‬It took us about a month to get to the point where we could make games in Flash,‭ ‬check we were happy with them,‭ ‬then port rapidly to Vita‭ (‬each game taking somewhere between half an hour and a day to move between Flash and Vita,‭ ‬depending on the complexity‭)‬.

Then we spent another month getting all of the inputs wired in‭ ‬-‭- ‬first the‭ '‬traditional‭' ‬controls,‭ ‬followed by touchscreens,‭ ‬then motion.‭ ‬After that it was audio,‭ ‬and more recently we've been getting PlayStation Network functionality in,‭ ‬clever camera features‭ (‬including facial recognition‭)‬,‭ ‬and support for some fun shaders.‭

Whilst this has been a lot of work in a short time,‭ ‬the Sony libraries have been really helpful,‭ ‬so we've been able to get things done quickly,‭ ‬which has been great.

Sony has claimed to make the Vita a much easier platform to develop on.‭ ‬How has your experience been‭?‬

[W]e've certainly found it to be very smooth.‭ ‬The SDK and dev kits are really easy to set up,‭ ‬and the integration with Visual Studio works great.‭ ‬We found the level of support we received from Sony's dev support team to as good for Vita as it was for PSP‭ ‬--‭ ‬they reply promptly and get to the heart of the problem,‭ ‬which helps issues get resolved really quickly.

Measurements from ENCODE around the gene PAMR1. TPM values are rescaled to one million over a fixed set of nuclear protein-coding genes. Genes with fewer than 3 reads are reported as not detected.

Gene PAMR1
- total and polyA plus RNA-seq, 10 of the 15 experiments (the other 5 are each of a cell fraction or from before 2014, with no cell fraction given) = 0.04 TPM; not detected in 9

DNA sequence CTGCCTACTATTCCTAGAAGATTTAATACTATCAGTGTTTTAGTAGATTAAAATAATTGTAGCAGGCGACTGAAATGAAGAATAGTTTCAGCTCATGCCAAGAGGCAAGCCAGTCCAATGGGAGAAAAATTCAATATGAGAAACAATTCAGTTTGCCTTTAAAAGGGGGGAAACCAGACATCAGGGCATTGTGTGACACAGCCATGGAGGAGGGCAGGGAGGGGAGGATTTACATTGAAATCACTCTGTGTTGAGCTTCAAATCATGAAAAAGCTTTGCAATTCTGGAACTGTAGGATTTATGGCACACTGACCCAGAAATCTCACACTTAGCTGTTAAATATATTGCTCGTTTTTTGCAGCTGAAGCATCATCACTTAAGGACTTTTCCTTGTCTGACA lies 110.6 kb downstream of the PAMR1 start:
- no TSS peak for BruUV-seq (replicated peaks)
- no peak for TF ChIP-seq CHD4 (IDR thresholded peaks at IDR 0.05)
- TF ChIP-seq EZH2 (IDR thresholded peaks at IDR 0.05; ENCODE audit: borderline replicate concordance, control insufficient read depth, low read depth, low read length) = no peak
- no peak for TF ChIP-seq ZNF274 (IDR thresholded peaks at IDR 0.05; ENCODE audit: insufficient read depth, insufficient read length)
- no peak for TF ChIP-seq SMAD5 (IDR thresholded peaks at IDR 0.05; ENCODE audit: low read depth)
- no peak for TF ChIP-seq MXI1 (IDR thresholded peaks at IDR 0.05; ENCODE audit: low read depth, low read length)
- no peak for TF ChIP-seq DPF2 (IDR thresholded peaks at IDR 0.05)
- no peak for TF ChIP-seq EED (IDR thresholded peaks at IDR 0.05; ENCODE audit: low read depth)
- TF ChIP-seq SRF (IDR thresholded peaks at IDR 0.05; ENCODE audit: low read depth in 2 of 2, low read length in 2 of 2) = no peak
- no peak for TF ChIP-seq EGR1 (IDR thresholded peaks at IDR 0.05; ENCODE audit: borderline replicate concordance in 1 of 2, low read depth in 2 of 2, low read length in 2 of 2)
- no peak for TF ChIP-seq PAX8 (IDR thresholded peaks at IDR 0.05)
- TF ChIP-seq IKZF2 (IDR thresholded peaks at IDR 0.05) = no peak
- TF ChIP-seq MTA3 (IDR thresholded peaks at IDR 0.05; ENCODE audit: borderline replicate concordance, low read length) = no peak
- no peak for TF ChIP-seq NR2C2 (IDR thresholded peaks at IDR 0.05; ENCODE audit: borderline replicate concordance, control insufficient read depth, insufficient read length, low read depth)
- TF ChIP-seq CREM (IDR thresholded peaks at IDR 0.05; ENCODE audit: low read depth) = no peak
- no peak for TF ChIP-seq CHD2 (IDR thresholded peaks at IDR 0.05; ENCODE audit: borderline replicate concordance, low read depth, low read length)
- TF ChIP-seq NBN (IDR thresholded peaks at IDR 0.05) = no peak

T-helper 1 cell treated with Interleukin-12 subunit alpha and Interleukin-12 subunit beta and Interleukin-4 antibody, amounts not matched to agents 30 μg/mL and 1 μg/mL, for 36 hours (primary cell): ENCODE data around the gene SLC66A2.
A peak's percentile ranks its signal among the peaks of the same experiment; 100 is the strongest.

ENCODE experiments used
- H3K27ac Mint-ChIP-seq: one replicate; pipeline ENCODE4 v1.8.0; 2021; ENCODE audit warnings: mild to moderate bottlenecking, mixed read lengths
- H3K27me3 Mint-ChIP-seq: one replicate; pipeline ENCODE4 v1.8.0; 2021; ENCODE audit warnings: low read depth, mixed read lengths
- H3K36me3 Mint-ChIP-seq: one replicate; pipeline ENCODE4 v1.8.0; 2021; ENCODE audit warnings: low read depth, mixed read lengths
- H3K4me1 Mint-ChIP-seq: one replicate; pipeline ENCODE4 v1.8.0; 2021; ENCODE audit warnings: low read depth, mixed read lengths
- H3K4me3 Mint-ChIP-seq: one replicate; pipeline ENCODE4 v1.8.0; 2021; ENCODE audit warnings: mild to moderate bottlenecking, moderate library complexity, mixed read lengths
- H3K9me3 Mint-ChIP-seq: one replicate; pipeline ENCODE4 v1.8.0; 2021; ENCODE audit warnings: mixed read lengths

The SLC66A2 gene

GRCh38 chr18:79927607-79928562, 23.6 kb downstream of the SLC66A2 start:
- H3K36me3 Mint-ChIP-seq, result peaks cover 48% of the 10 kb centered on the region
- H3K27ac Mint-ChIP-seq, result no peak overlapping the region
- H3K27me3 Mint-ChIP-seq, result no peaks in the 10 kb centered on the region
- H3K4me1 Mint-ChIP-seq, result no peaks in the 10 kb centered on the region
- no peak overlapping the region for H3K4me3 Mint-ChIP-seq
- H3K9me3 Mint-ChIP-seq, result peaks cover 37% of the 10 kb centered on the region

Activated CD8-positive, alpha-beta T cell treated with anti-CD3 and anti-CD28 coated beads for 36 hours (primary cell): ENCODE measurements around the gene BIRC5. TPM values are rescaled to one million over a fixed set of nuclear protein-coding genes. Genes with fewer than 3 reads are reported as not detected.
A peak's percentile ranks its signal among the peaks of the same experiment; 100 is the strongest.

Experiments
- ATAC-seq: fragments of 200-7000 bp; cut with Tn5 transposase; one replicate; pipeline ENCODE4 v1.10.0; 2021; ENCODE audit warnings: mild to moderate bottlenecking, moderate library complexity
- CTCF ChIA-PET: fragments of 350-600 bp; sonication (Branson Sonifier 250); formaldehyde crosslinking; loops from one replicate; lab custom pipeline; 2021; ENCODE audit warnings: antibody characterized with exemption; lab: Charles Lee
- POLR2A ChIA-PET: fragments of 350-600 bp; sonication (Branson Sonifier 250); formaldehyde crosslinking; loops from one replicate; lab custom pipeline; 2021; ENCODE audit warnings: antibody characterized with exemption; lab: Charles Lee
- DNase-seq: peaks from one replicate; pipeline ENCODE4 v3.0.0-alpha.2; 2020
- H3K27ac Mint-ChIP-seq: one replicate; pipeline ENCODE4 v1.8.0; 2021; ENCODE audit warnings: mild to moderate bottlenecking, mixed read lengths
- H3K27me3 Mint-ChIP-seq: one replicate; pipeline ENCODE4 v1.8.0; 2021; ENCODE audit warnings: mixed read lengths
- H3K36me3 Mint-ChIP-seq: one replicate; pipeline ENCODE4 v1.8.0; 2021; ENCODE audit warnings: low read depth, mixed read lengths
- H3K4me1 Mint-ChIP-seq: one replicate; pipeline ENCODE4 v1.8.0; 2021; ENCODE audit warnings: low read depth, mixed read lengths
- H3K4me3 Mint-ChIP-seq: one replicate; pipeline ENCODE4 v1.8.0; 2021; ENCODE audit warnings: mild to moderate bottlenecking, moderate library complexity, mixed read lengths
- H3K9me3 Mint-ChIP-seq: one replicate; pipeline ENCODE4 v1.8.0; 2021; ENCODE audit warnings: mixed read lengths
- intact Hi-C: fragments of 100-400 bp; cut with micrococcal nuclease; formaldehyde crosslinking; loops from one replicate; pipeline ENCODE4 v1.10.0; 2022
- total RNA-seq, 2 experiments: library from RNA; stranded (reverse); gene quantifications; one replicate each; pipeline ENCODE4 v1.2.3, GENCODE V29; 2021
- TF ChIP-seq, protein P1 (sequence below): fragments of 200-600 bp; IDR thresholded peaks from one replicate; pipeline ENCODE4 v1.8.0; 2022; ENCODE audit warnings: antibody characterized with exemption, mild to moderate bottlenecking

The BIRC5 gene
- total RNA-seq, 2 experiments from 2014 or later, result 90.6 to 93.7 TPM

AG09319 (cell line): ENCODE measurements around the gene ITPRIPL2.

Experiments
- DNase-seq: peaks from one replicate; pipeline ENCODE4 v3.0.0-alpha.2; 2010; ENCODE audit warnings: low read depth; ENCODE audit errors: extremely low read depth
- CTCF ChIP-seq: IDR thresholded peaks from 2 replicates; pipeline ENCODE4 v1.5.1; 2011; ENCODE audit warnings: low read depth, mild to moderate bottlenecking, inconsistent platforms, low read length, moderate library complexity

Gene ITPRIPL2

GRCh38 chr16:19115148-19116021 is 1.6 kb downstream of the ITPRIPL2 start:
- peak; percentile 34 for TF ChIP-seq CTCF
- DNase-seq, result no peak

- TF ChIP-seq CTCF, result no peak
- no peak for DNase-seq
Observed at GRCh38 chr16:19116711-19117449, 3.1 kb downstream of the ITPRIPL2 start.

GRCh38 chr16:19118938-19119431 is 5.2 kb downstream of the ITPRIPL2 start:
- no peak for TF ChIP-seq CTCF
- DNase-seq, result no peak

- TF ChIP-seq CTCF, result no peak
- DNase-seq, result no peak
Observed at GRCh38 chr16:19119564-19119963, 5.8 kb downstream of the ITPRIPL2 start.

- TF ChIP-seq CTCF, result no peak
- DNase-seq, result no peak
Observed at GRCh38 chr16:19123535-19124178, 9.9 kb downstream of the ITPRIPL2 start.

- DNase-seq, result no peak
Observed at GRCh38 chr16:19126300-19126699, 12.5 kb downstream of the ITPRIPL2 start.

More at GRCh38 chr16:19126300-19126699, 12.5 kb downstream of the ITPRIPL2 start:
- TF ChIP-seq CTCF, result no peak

In terms of the hardware itself,‭ ‬we've really enjoyed working with the device.‭ ‬Apart from using all the input devices‭ (‬for which the Sony APIs work great‭), ‬Frobisher is technically fairly simple‭ ‬-‭- ‬certainly compared to AAA games like Uncharted‭ ‬--‭ ‬but we've been able to leverage the speed and power of the device in another way.‭ Instead of trying to fit as many polygons as possible,‭ ‬the Vita's power has given us quite a free,‭ ‬relaxed environment to work in‭ (‬not unlike working in Flash‭)‬.

All the time we've saved by not having to optimize our engine to make graphics fit is time we've spent working on the fun stuff instead‭ ‬-‭ ‬timings of animations,‭ ‬honing the jokes,‭ ‬and most importantly,‭ ‬refining the gameplay to make something which plays and looks fantastic.‭ ‬It's been especially good working with professional animators‭ ‬-‭- ‬used to working in film,‭ ‬where they can have as many frames as they like‭ ‬-‭- ‬and actually having the memory available to do their work justice.